Monday, March 23, 2009

the earth expedition

Monday mornings still come pretty quick. Torrie and I are scrambling around this morning, getting ready for the start of another week. Mondays are somewhat bittersweet for me personally. I enjoy the freshness and newness that they bring. There is a beautiful anticipation to a brand new week, much like fresh snow that no one has walked through yet. I guess that is why the older I get, the more I like mornings. Yet last week was such a blitz, and this week will be as well, that the mystery of Monday morning is much more mundane (2 points for alliteration!).

I come into this week, after spending most of last week in Georgia and Michigan. I saw a lot of road during the past six days. Which by the way, the only state with worse roads than Oklahoma is Michigan. Seriously, the roads there fall somewhere between the gravel driveway to my dad's old house and Mexico.

The roads in Georgia were in much better shape. Of course, I might have been a little distracted. MD and I were in northern Atlanta to film the end of the American leg of The Earth Expedition. Well, MD did the filming. I drove the truck. It was a pretty eventful day, one I was honored to be a part of.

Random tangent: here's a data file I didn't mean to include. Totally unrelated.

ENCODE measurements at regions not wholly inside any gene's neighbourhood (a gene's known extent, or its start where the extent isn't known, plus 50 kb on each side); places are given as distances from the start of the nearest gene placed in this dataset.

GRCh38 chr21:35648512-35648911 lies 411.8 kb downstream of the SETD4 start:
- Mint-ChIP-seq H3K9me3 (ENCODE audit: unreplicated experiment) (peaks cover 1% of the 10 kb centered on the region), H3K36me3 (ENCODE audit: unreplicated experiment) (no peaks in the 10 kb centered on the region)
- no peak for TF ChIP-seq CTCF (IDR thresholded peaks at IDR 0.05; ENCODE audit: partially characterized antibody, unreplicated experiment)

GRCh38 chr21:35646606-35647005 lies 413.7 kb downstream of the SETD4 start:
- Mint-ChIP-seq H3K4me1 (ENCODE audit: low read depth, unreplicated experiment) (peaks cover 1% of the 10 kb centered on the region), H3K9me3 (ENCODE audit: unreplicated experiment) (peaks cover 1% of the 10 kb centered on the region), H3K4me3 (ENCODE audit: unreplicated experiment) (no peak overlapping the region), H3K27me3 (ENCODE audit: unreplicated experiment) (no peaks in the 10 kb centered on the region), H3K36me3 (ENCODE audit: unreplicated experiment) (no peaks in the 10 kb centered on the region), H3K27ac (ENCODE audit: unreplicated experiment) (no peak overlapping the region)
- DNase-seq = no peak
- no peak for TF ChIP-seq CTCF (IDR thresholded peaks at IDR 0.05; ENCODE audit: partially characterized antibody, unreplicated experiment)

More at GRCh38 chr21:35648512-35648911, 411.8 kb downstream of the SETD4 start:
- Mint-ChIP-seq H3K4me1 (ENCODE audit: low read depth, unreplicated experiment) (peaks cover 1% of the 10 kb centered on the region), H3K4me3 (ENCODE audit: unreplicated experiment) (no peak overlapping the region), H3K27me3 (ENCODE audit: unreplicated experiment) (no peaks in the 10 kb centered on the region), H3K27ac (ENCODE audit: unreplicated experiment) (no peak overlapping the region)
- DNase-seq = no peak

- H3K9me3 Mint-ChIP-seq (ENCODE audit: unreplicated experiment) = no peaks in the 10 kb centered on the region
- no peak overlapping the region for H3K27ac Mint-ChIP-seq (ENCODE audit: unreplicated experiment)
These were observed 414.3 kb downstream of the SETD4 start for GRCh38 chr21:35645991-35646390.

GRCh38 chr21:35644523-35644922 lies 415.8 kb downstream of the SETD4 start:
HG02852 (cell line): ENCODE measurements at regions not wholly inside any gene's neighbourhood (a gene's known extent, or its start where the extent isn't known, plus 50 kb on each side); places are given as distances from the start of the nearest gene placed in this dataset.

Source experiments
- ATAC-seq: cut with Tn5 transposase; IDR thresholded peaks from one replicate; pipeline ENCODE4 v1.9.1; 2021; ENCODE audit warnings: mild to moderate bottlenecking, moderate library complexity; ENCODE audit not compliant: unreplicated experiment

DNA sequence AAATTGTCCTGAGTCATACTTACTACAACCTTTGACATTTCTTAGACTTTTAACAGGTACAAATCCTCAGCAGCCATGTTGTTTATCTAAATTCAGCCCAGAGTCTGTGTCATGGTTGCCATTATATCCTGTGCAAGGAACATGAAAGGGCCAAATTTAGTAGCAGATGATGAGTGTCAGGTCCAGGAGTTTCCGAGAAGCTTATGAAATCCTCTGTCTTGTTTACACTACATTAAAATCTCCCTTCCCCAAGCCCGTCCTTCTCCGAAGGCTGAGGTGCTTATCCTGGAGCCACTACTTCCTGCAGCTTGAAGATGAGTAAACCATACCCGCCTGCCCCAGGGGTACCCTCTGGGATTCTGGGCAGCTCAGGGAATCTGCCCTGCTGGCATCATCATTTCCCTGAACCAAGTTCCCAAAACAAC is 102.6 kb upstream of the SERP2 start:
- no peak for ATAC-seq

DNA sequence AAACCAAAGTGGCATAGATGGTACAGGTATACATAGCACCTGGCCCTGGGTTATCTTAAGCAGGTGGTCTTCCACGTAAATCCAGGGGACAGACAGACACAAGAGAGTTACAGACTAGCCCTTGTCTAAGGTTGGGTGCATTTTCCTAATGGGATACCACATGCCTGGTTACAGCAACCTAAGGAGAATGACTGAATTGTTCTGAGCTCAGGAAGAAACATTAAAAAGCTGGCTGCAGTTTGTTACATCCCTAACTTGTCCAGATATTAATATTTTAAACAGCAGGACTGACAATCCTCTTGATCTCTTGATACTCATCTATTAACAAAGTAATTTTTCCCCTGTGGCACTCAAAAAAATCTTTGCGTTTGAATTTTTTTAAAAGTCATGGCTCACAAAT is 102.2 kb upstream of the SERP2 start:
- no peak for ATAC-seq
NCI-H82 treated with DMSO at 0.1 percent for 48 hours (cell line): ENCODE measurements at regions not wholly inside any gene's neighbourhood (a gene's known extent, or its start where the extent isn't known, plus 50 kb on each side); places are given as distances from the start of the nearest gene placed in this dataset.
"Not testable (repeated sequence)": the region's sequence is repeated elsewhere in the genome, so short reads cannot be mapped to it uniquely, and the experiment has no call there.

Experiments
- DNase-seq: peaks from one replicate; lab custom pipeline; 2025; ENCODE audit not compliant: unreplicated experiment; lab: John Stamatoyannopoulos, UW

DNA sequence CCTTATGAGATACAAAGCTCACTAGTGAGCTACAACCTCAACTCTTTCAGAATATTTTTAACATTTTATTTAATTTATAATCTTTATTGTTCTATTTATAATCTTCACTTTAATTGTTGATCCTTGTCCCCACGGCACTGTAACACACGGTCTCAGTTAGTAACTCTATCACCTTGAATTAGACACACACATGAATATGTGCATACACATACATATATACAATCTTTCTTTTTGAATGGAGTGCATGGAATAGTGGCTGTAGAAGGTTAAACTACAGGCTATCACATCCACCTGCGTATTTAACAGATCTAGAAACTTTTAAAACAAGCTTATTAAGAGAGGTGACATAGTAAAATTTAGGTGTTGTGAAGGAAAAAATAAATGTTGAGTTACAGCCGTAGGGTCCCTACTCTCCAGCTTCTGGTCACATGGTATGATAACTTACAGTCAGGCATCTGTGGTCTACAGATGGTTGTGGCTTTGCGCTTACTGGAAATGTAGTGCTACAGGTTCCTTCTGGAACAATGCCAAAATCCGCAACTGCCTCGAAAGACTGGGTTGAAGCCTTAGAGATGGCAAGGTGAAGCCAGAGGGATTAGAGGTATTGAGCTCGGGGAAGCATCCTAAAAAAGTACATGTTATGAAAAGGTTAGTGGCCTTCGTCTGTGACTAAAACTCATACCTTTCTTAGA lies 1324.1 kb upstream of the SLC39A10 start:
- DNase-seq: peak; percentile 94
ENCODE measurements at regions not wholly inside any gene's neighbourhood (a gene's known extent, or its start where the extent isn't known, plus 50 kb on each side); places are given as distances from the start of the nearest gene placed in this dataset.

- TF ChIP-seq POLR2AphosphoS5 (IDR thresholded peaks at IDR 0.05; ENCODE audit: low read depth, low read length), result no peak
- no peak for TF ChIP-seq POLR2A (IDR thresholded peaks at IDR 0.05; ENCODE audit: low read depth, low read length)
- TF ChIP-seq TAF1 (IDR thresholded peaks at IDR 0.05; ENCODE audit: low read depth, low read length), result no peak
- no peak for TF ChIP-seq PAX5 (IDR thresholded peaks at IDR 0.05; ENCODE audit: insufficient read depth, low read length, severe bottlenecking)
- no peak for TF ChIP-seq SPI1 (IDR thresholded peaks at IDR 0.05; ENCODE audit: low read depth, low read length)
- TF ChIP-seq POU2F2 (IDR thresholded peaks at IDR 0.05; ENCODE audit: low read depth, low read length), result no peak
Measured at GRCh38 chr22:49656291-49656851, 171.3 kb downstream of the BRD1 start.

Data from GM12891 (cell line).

To put it simply, the Earth Expedition began as a journey to raise awareness of the water shortage in Africa. Daren Wendell, believing that he had to do something, started walking... and decided that he shouldn't stop until he walked across the globe. I know that it sounds a little Gump-like but trust me that there is a method to it all. No shrimp boat captains either.

Daren began walking the Appalachian Trail last March, completed the 2,000 mile trek through the northeast sometime last fall, recruited a teammate, and walked... yes... walked... from San Diego to a small town north of Atlanta. All in all, their walk totaled over 4,000 miles, 370 days, and 2 pairs of Merrells each.

We followed their last day of the journey, 100 miles of leap frog walking/running from Rome, GA to Dahlonega, GA, where the trip began last March. Now Brian, the newest teammate, will take a few month off and get set to carry the Expedition across Europe.

Daren told me last month, that the tag line has always been to "walk so that others won't have to." According to Daren, these women in Africa walk 8-10 miles a day just for clean water. As simple as it sounds, the people with the Earth Expedition actually believe that walking could fix all of that.

At the end of the day, when Daren and Brian had taken their final step across the speed bump where it all began, we sat around and discussed the journey and talked about how good dinner was going to taste that evening. Some local supporters and friends gathered and recommended a local Italian place. While making arrangements to get there, Daren asked, without thinking I'm sure, if it was in walking distance. The dude just walked from California but we drove the 6 blocks.

Pizza might not have been in walking distance. But clean water just might be.

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